Current Reviews


Flash #242

Posted: Friday, July 18, 2008
By: Joey Davidson

Tom Peyer
Freddie E. Williams II, Tanya & Richard Horie (c)
DC Comics
I've enjoyed the pants off of this recent "Spin" arc. With one issue left in the story after #242, the dramatics have been kicked into high gear. This issue is a great point in the arc, and the trip it takes from start to finish over 32 pages is awesome.

It starts out a bit silly; "Gorillas Gone Wild" written on the cover. That headline alone removes some of the sincerity from the plot. Sorry, but it does. This one picks up with Flash's daughter, Iris, now in her 30s and Flash himself trying to find the Gorillas' religious figure, Nzame. About ten pages before the final spread, some of the monkey business (yeah, I did it) comes to a close in probably the campiest (kitchiest?) fashion I've seen in recent comics. Flash's compassion saves the day, and Williams shows that with a mind wave effect shaped like a heart (...awwww...). That cheesy closer to one of the conflicts in the arc is where this book stumbles. Sure, it wrapped up just fine, but it was nothing special. If it had ended there, I probably would have been pissed.

That's where I thought it was going to end. Seriously. I thought Peyer was going to leave me here, one issue left in the arc, with this corny ending that teaches me how to love again. He doesn't leave it there, though, and I found myself completely surprised with the direction the issue took within the last ten or so pages. Flash wants to save his ever-aging daughter (40ish at this point in the book) and he takes her to the land of Gorillas where he believes she may be healed. Well, that's one way of putting what she meets on the other side. Man, I did not see this ending coming at all, and it has left me devastated.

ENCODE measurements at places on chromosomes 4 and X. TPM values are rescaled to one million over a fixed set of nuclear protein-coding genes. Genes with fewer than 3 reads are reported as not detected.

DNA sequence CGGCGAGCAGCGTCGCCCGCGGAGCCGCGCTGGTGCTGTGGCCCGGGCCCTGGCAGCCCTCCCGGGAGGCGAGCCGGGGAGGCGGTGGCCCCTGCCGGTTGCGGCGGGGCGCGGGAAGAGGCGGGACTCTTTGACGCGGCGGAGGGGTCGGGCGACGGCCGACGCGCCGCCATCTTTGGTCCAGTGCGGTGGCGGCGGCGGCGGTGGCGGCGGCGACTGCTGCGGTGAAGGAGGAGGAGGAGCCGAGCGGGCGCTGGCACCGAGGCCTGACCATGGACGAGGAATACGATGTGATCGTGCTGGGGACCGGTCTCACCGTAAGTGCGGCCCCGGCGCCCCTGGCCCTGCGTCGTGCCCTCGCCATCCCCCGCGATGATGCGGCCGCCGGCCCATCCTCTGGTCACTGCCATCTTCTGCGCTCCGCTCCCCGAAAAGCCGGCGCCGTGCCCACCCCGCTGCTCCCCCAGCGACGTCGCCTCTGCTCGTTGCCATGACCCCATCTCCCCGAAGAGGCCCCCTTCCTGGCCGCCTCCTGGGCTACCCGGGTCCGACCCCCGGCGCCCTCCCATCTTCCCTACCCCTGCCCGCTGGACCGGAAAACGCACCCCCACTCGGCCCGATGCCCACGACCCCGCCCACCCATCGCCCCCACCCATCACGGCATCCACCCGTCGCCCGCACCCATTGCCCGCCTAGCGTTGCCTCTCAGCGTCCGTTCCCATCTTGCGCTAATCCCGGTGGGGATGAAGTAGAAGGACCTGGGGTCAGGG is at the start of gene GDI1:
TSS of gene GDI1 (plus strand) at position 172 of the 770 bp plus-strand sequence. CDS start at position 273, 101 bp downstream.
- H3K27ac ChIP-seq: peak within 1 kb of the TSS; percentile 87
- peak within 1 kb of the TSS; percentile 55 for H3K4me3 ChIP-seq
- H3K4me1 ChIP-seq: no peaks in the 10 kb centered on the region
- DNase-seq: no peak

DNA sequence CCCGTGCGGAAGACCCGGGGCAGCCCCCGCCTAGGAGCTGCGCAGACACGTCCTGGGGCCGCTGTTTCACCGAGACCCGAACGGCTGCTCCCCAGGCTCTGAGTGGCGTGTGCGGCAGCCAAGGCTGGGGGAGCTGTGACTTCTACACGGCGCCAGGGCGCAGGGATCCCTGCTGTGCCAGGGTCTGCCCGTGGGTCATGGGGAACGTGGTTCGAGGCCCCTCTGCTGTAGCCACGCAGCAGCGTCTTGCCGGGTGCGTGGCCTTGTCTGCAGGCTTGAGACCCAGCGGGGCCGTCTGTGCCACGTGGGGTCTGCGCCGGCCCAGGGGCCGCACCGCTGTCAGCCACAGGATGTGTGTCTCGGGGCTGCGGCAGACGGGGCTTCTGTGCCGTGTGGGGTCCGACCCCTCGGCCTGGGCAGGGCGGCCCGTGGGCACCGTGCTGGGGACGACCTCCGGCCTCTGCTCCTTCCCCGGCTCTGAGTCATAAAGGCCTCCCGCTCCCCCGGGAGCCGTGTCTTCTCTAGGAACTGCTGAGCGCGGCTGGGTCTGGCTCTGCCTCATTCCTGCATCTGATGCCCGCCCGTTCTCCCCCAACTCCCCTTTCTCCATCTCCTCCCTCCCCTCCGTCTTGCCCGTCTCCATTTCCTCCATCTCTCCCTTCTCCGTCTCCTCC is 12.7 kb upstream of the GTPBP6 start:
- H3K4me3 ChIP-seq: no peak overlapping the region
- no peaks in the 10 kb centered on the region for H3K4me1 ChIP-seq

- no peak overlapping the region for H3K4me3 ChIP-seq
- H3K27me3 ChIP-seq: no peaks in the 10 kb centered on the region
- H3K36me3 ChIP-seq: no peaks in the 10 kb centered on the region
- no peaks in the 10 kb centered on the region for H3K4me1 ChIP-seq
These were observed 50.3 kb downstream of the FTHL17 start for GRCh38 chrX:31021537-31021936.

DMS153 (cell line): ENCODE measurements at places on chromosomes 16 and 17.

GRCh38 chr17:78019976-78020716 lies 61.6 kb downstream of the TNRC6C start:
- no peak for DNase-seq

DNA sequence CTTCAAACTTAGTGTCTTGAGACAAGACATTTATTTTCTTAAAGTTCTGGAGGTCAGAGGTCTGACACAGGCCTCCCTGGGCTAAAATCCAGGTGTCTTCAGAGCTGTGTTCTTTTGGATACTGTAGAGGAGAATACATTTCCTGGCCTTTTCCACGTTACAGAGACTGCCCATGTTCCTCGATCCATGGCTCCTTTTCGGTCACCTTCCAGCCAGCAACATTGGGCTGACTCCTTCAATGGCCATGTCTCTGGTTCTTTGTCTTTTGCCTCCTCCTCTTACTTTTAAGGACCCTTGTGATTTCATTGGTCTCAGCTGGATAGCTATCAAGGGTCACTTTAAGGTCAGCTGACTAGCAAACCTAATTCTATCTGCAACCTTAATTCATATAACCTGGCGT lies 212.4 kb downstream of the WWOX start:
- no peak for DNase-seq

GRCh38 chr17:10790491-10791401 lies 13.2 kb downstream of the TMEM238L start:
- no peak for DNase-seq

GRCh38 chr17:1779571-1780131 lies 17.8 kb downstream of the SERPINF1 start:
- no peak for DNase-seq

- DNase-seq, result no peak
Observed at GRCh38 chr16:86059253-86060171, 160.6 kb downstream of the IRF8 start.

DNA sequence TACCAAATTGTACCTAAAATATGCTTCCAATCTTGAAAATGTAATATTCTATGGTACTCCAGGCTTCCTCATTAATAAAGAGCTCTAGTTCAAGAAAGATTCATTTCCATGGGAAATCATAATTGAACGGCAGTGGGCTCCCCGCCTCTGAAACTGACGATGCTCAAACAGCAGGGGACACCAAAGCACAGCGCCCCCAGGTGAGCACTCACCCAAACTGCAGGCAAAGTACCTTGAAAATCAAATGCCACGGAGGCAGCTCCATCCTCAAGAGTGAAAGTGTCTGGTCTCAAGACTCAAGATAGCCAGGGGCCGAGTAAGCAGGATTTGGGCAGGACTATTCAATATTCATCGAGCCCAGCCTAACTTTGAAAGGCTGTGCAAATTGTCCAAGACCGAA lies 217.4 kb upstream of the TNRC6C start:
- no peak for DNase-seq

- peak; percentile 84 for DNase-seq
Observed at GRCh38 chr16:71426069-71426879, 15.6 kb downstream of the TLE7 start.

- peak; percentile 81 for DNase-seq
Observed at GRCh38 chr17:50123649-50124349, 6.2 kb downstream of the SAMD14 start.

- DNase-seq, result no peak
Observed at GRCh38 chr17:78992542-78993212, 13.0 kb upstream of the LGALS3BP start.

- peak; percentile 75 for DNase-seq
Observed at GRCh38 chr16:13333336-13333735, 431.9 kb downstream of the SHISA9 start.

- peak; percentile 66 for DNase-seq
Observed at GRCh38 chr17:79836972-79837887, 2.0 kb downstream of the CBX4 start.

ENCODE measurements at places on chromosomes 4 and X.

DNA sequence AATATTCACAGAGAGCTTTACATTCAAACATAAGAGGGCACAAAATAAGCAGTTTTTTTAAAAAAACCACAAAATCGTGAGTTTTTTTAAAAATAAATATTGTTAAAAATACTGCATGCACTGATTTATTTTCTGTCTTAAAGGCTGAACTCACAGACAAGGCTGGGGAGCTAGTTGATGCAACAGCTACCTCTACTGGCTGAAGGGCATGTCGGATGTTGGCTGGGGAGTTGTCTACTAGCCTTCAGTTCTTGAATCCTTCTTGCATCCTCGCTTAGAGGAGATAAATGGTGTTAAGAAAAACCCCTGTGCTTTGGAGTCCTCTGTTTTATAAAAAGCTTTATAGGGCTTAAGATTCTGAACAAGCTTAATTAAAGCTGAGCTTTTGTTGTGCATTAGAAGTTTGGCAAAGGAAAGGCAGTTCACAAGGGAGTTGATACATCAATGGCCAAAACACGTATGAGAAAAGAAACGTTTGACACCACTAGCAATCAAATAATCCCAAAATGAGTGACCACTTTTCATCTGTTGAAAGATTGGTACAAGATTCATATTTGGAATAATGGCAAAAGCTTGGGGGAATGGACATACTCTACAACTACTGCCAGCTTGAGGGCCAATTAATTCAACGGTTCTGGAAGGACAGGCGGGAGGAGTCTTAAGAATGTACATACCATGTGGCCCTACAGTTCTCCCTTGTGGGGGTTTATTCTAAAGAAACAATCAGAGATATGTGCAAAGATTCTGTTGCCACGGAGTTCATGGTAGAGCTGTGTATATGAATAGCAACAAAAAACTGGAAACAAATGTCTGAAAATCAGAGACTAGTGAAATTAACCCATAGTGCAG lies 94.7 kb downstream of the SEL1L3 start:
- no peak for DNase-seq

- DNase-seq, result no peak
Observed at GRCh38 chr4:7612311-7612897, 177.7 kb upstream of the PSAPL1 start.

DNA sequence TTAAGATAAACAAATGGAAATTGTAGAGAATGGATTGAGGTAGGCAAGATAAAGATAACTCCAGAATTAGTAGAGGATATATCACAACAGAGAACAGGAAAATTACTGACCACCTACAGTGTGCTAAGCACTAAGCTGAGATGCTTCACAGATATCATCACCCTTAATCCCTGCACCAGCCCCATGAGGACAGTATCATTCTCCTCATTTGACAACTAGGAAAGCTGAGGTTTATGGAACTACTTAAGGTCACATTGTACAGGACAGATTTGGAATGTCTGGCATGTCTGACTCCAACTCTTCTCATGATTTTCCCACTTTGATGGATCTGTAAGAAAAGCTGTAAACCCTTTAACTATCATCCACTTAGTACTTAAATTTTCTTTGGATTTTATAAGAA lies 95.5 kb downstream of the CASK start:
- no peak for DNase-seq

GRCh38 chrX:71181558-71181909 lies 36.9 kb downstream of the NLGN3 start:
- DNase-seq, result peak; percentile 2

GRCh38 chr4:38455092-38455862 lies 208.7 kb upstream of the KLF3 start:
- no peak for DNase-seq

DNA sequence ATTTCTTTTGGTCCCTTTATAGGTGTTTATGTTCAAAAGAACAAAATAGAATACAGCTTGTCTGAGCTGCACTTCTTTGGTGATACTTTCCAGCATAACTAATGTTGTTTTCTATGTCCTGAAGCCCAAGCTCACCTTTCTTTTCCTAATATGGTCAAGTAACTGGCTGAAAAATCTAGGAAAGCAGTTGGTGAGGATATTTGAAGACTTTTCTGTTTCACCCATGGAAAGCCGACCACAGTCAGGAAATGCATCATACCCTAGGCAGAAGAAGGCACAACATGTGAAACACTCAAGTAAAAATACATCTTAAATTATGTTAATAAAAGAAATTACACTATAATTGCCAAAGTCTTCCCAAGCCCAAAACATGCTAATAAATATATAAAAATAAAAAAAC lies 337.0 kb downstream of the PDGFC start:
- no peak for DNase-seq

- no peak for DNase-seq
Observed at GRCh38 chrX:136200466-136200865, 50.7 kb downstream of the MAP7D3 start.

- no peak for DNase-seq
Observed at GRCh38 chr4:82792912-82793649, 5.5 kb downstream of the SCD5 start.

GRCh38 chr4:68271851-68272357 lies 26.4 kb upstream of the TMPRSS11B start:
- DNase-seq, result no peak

Williamsí art is still spectacular. This is one of my current favorites as far as art goes. Itís toony while being precise, fine and polished. I love the luscious feel the Hories bring to the book in the form of color. It makes the ride that much more enjoyable.

Sure, this week marks Johns' Final Crisis Flash title, so readers that are strapped for cash may think twice about making this purchase. I don't mean to question the ability of Johns, but this book may be better. That one is, of course, a first issue of three, so there's a lot of room to work with. But I just like this family-man-West so much that I can't see it being topped. Then again, I haven't even read Johns' work this week yet, so what do I know? Yea, sure, I'll pass judgment without even having picked up the book! So sue me!

Seriously though, #242 in this arc is a great point for Flash lovers. Pick it up, pick up the Final Crisis installment as well. It's probably really good too.

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